In following the moderns in the making of scientific knowledge, STS scholars have shown an interesting discrepancy between what scientists do in practice and what they say they do in theory. Indeed, scientific objectivity has been entirely reconfigured and reinterpreted in very different ways. In continuity with this endeavor, and because the definition of the object goes hand in hand with the definition of the subject, one of my obsessions has been to re-interrogate the definition of the knowing subject. If another definition of scientific objectivity emerges, and if science is socially or collectively and materially made—depending on our conception of the social—what does this do to our classical notion of the knowing subject? What does it do to the most powerful and operative myth of the modern: “the disincorporated brain”? And by extension, what does it do to our notions of the person, the individual genius, the rational actor, the psyche, and or subjectivity, to which this myth is anchored?
Believing in the strength of doing empirical philosophy, Stephen Hawking struck me as a beautiful empirical case: in part because he is the incarnation of one of the most powerful myths of the moderns—the brain in a vat—and in part because (or as a consequence) he is a counter example that pushes the boundaries of what STS has taught us. Following the traces of his presence I have reconstructed the mediations that make a knowing subject. Through this research I have developed the concept of the distributed centered subject. I will discuss the philosophical and practical implications of such a concept. (Mialet)
Hélène Mialet is a PhD-trained scholar and writer with degrees from the Sorbonne and the Centre de Sociologie de l’Innovation de l’Ecole Nationale Supérieure des Mines de Paris. Her research interests are in continental philosophy, science and technology studies, and social theory. She has held post-docs at Oxford and Cambridge Universities and the Max Planck Institute for the History of Science in Berlin, and positions at Cornell, Berkeley, and Harvard. She is the author of Hawking Incorporated, an ethnographic study of abstraction and formalism, focusing on the case of Stephen Hawking as a means of exploring larger questions about singularity, identity, distributed agency, subjectivity, corporeality and socio-technical networks.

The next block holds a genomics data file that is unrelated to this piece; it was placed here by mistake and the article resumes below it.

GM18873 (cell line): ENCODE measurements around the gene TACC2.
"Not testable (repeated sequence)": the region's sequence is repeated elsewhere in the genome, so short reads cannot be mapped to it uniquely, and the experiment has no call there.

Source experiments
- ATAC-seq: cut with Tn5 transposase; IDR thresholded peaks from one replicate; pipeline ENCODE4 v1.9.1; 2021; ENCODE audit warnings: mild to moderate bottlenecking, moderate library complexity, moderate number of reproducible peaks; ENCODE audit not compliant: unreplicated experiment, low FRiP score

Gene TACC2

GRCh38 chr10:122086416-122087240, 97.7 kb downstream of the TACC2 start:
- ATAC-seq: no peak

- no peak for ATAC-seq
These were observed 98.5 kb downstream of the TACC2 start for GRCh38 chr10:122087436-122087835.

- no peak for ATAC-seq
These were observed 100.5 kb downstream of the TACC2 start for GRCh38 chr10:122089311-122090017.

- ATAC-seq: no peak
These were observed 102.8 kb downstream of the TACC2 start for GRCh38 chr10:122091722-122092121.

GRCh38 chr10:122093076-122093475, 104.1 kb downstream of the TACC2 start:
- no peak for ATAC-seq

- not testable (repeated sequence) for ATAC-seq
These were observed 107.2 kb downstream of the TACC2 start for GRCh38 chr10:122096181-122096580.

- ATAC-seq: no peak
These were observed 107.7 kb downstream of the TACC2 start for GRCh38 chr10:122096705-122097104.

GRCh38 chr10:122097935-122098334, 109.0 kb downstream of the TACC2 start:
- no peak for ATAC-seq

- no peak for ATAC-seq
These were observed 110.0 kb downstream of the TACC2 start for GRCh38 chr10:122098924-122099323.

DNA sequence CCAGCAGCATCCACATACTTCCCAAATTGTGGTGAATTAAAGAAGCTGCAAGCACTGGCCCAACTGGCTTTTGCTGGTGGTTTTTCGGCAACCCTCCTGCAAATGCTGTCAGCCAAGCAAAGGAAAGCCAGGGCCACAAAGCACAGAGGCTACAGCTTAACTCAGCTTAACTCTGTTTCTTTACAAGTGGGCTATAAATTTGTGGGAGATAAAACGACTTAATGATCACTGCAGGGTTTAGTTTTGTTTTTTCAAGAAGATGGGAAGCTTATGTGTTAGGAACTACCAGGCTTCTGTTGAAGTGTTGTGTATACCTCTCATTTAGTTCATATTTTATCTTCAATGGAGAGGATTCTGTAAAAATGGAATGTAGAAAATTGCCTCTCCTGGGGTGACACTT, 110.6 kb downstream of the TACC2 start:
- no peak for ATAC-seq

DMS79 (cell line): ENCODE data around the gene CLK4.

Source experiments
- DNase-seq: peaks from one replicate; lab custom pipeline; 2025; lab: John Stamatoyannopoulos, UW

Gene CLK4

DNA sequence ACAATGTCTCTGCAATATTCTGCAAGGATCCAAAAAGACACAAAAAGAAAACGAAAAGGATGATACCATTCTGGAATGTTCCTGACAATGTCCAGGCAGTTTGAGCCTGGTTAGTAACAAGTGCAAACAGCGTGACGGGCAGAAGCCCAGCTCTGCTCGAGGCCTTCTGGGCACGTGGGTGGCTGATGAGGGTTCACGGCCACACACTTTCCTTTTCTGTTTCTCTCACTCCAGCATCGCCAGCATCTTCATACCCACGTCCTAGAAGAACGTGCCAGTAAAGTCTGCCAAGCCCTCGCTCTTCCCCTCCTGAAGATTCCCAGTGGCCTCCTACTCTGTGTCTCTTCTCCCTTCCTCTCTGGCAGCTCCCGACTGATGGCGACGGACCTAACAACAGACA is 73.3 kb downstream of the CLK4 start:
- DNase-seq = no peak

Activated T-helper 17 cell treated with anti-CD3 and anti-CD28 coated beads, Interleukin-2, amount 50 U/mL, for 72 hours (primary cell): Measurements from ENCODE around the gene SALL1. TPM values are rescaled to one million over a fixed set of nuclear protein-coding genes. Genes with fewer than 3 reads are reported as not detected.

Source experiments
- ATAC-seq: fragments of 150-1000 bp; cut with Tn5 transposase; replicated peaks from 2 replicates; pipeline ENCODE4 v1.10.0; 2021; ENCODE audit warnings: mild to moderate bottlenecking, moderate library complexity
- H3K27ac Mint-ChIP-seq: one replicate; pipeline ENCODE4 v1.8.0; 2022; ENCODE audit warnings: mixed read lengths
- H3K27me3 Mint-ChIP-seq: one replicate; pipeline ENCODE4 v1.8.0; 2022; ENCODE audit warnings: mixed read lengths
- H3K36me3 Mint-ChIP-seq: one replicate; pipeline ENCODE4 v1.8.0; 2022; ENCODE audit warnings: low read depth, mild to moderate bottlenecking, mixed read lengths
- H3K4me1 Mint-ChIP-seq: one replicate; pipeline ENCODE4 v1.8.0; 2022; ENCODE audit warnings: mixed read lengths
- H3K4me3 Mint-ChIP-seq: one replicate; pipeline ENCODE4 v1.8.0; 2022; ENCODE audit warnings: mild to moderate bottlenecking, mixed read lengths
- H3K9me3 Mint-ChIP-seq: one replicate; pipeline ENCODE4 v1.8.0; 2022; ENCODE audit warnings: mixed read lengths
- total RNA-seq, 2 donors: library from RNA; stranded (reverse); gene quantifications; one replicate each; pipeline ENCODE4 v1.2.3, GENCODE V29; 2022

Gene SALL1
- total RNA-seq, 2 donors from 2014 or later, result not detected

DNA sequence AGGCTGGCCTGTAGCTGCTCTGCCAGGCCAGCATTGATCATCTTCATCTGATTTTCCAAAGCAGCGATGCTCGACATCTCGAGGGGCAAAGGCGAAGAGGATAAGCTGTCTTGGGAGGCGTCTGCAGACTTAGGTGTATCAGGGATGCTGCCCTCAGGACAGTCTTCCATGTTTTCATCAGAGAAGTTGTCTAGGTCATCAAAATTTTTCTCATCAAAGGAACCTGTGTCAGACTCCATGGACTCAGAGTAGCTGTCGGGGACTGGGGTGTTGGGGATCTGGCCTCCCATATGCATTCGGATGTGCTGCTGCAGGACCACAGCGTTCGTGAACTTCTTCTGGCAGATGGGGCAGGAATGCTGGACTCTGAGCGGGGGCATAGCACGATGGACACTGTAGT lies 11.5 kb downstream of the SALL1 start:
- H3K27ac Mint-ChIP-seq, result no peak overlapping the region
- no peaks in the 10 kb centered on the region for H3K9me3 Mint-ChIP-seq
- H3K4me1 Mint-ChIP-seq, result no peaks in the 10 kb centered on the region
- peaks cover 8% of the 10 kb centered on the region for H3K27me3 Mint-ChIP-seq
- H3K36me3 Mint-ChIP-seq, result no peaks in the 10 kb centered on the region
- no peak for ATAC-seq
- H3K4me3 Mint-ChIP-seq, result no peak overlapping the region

Professor Mialet is a Critical Theory Scholar-in-Residence, 2013-2014.
Hélène Mialet, “Reading Hawking’s Presence: An Interview with a Self-Effacing Man,” Critical Inquiry 29 (2003): 571-598.
In the series following-up from last Fall’s Forms of Survival and the Politics of Vulnerability, Politics Beyond the Human continues to address notions of survival and how survival can act as a license to force and at other times a basis for resistance. Politics Beyond the Human expands the scope of inquiry to include discussions of the nonhuman world. The workshop is developed and led by Michelle Ty (PhD candidate English, Designated Emphasis Critical Theory).
Introduction: Robert Kaufman, Professor of Comparative Literature and Co-Director of The Program in Critical Theory, UC Berkeley
Respondent: Églantine Colon, Professor of French, UC Berkeley